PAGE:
Geographical differences in standard of living across US cities

From a VoxEU post by Rebecca Diamond and Enrico Moretti:

Over the last three decades there has been increased polarisation in income among US communities, but how the standard of living varies across communities is not clear. This column uses transaction data for three million households to examine standards of living – in terms of consumption – in cities across the US by income and education, and how they relate to the local cost of living. For college-educated households, expensive cities offer incomes high enough to offset the higher cost of living and taxes. For less-educated households, expensive cities offer a standard of living that is systematically below that in affordable cities.

Over the last three decades there has been increased polarisation in income among US communities (Austin et al. 2018), while economically vibrant cities such as New York, San Francisco, Boston, and Seattle have experienced fast increases in mean household income. At the same time, less dynamic local labour markets have experienced more limited increases in income and, in some cases, even declines (Moretti 2012). What is less clear is how the actual standard of living of residents varies across communities. The standard of living of residents of a city – which is the amount of consumption households are able to purchase – depends both on the income level that residents can expect there and the local cost of living. 

While we know that large, expensive cities tend to have jobs that offer higher nominal earnings and small, affordable cities tend to have jobs that offer lower nominal earnings, we know little about where standards of living are highest. Are residents of dynamic metro areas better or worse off in terms of consumption compared to residents of smaller, economically struggling communities? This lack of information is surprising, because the amount of consumption is arguably a key component of economic wellbeing. There is limited systematic empirical evidence on the differences in consumption across cities and how they relate to local cost of living. The paucity of evidence likely reflects the lack of datasets that can measure consumption and are large enough to allow for a detailed geographical analysis.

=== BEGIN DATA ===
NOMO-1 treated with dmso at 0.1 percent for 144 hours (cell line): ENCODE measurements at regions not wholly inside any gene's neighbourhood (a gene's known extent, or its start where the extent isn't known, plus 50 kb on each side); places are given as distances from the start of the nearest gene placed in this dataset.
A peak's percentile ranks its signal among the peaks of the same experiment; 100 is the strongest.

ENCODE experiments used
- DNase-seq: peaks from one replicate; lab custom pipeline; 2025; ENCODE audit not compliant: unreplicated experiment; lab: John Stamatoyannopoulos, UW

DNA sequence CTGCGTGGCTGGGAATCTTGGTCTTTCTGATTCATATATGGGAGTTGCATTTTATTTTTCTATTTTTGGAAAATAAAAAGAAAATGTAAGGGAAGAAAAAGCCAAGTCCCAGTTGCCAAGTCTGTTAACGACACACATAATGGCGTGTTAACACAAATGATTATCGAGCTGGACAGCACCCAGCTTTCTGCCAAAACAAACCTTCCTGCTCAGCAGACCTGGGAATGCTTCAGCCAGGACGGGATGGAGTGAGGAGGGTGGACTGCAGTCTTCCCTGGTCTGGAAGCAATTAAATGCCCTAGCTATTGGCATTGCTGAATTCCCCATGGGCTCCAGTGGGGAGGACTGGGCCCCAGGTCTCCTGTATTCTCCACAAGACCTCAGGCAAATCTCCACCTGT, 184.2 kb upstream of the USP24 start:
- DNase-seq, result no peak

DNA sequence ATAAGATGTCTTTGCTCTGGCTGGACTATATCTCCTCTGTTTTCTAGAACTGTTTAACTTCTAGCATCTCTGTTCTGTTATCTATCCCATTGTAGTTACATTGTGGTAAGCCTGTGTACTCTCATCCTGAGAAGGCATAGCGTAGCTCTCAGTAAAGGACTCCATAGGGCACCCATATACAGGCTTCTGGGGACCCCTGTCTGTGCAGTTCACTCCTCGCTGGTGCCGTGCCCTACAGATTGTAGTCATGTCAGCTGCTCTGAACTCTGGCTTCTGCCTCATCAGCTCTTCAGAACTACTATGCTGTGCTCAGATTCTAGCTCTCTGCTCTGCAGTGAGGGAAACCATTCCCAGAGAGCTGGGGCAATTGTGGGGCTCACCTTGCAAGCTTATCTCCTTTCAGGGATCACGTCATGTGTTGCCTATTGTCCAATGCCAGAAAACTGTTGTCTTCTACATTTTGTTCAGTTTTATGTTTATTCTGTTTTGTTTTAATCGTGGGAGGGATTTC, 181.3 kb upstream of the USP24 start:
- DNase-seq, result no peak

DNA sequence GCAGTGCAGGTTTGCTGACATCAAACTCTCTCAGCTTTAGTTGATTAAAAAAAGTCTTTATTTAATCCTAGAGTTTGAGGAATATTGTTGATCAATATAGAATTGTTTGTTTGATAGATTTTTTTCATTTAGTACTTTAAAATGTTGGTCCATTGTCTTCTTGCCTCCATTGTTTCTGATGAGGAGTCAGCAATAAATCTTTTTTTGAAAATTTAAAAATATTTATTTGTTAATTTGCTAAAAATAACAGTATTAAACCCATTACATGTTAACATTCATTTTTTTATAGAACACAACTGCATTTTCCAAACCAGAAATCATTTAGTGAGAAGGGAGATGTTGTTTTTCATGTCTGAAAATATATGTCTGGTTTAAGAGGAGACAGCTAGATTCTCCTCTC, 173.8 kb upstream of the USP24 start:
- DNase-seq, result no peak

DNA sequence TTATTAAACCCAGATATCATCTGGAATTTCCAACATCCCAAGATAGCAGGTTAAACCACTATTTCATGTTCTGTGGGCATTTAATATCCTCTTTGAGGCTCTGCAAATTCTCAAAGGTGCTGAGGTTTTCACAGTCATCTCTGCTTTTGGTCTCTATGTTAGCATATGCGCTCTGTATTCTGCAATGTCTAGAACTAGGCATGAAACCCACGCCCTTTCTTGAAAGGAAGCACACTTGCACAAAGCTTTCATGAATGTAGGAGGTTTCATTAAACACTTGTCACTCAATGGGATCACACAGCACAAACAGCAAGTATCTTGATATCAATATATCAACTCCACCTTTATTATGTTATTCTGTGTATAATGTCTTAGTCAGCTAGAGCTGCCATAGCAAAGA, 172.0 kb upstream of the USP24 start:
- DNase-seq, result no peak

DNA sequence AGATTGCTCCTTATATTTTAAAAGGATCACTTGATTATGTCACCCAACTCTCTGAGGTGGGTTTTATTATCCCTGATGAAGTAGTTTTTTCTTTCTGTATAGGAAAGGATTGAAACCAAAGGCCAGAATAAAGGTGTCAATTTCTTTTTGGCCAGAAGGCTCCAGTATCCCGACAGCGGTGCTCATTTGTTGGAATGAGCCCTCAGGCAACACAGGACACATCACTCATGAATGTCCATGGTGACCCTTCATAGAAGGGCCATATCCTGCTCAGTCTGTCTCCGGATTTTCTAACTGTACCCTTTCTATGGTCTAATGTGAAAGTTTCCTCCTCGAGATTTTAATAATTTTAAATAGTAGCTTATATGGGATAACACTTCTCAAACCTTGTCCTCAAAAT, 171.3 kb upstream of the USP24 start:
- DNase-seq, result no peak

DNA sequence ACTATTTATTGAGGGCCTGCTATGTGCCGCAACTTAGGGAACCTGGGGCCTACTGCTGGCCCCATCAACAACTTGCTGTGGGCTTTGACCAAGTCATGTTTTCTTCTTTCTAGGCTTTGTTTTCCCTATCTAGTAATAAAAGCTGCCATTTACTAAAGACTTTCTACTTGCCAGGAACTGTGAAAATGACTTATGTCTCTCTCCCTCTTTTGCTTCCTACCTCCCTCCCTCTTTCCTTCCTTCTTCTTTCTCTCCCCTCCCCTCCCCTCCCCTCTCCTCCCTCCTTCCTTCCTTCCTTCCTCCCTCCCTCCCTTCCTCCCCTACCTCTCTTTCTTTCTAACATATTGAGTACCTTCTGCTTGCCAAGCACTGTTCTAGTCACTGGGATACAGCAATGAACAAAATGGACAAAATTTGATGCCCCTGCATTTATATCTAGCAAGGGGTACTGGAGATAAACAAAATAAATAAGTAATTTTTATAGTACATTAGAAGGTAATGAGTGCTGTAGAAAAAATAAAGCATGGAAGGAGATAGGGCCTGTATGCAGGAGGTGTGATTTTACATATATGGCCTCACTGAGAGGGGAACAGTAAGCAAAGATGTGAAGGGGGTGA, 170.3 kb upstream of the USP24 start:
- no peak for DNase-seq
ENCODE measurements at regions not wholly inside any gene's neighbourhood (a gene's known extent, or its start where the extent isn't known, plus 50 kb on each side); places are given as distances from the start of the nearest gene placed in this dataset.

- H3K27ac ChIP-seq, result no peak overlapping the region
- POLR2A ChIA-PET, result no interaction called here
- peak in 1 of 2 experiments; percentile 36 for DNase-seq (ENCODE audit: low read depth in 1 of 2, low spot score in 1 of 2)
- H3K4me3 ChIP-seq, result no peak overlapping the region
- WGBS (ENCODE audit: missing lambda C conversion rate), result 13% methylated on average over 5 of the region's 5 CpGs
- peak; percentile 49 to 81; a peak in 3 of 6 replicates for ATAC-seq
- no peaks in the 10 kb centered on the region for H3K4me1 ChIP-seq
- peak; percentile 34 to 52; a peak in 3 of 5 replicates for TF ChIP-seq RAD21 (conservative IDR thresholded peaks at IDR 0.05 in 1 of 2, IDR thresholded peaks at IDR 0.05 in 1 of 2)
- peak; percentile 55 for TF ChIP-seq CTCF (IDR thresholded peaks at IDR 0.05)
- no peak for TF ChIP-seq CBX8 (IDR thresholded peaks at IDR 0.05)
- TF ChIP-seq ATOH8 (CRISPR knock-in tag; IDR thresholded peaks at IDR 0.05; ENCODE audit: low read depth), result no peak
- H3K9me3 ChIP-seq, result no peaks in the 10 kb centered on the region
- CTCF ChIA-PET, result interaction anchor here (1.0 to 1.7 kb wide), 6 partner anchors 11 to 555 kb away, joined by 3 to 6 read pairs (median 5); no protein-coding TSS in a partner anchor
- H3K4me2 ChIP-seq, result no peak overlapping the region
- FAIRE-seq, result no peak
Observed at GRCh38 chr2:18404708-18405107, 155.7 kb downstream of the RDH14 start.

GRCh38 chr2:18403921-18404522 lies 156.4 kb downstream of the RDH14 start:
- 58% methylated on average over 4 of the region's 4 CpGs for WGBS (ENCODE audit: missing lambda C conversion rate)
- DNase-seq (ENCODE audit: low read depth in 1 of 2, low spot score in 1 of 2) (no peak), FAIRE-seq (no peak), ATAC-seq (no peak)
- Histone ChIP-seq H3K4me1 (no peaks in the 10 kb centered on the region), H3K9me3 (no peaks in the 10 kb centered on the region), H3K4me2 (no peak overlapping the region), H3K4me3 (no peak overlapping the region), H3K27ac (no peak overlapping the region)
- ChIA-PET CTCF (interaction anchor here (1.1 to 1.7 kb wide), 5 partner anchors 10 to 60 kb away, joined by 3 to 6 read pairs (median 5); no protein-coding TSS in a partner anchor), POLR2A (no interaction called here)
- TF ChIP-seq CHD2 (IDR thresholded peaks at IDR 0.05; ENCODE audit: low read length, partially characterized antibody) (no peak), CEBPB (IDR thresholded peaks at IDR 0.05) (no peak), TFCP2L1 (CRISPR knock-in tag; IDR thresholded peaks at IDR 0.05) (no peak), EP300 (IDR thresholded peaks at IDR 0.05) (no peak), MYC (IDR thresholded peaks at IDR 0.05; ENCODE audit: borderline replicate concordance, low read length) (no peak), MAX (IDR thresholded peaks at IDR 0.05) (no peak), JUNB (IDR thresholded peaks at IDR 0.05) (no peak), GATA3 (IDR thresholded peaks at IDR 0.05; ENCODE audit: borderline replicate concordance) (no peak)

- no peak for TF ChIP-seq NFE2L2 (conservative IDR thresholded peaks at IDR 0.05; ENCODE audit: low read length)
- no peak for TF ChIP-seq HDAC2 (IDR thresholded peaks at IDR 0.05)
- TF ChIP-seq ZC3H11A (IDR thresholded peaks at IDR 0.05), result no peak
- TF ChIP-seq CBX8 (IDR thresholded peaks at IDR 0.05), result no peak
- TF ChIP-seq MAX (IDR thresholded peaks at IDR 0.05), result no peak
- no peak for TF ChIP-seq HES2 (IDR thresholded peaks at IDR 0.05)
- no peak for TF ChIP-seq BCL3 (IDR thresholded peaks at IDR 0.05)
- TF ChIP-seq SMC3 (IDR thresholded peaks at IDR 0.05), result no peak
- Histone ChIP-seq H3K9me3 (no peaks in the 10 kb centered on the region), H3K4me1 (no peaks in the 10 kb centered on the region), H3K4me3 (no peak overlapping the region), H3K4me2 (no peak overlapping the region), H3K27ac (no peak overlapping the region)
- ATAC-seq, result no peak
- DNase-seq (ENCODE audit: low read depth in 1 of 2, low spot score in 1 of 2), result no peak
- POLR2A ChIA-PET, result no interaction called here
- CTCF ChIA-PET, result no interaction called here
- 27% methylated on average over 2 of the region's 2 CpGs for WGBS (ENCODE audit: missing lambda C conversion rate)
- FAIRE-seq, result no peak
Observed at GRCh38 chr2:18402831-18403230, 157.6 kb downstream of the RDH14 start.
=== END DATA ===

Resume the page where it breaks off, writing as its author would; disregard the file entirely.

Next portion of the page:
In a new paper, we provide the first estimates of standard of living by city for households in a given income or education group and study how they relate to local cost of living (Diamond and Moretti 2021). Our main data source is a representative sample of three million US households’ linked bank and credit card transactions in 2014. We use these to measure the value of consumption expenditures as we observe essentially all debit and credit card transactions, cheque and Automated Clearing House (ACH) payments, and cash withdrawals conducted every day. Our consumption data are comprehensive and include virtually all purchases conducted by individuals in our sample. We quantify how consumption in expensive cities compares with consumption in affordable cities for a given income or educational group. 

To measure local prices, we build consumer price indexes that vary by city and income group. Our baseline price index is an index which mimics the index used by the US government to estimate the official national consumer price index (CPI). It is a weighted average of the local prices of items consumed by the average household with income-specific weights reflecting the importance of each item in the bundle for consumers of a given income group. Our data include all items consumed by households, from housing (the most important item) to groceries, restaurants, and other parts of the typical family budget.1    

The price indexes point to large differences in cost of living across cities, especially for low-income households. The overall cost of living faced by low-income households (post-tax income less than $50,000) in the most expensive city (San Jose, CA) is 49% higher than in the median city (Cleveland) and 99% higher than in the most affordable city (Natchez, MS). By contrast, we uncover significantly smaller geographical differences for high-income households (post-tax income greater than $$200,000). 

Using the prices indexes, we measure the standard of living that low- and high-skill households can expect in each US city and how it varies as a function of local prices. We focus on three skill groups, based on the schooling level of the household head: (i) four-year college or more, (ii) high school or some college, (iii) less than high school. 

Table 1 shows our findings for households where the head has a college degree or more for the 50 largest cities in the US. “

Posted by at 7:57 AM

Labels: Global Housing Watch


Subscribe to: Posts